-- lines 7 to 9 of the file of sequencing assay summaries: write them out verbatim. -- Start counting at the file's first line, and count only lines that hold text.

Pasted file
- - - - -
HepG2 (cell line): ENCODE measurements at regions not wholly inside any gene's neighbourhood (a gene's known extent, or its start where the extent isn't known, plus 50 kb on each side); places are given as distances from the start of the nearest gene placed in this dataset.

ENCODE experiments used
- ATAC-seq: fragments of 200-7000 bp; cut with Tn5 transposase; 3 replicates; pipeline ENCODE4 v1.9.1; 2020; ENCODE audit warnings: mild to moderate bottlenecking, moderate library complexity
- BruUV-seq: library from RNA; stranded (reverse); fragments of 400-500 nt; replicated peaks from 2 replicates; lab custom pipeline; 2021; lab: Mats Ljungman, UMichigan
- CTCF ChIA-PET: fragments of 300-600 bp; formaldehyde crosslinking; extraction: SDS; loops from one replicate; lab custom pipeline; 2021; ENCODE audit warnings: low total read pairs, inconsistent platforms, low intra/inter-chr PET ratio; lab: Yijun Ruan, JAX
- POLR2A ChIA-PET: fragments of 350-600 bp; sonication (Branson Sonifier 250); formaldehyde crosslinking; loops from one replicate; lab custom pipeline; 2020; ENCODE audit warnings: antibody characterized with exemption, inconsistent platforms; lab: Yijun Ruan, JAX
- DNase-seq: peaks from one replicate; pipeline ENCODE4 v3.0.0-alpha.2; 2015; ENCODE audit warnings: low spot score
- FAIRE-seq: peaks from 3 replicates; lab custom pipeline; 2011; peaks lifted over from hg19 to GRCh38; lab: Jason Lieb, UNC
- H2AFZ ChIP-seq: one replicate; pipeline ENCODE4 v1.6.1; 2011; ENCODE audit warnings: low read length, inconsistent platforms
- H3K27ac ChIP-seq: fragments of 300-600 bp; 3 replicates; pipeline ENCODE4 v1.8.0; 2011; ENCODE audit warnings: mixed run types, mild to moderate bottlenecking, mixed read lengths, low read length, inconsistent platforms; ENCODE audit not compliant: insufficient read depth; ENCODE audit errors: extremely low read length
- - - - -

- DNase-seq: peaks from one replicate; pipeline ENCODE4 v3.0.0-alpha.2; 2015; ENCODE audit warnings: low spot score
- FAIRE-seq: peaks from 3 replicates; lab custom pipeline; 2011; peaks lifted over from hg19 to GRCh38; lab: Jason Lieb, UNC
- H2AFZ ChIP-seq: one replicate; pipeline ENCODE4 v1.6.1; 2011; ENCODE audit warnings: low read length, inconsistent platforms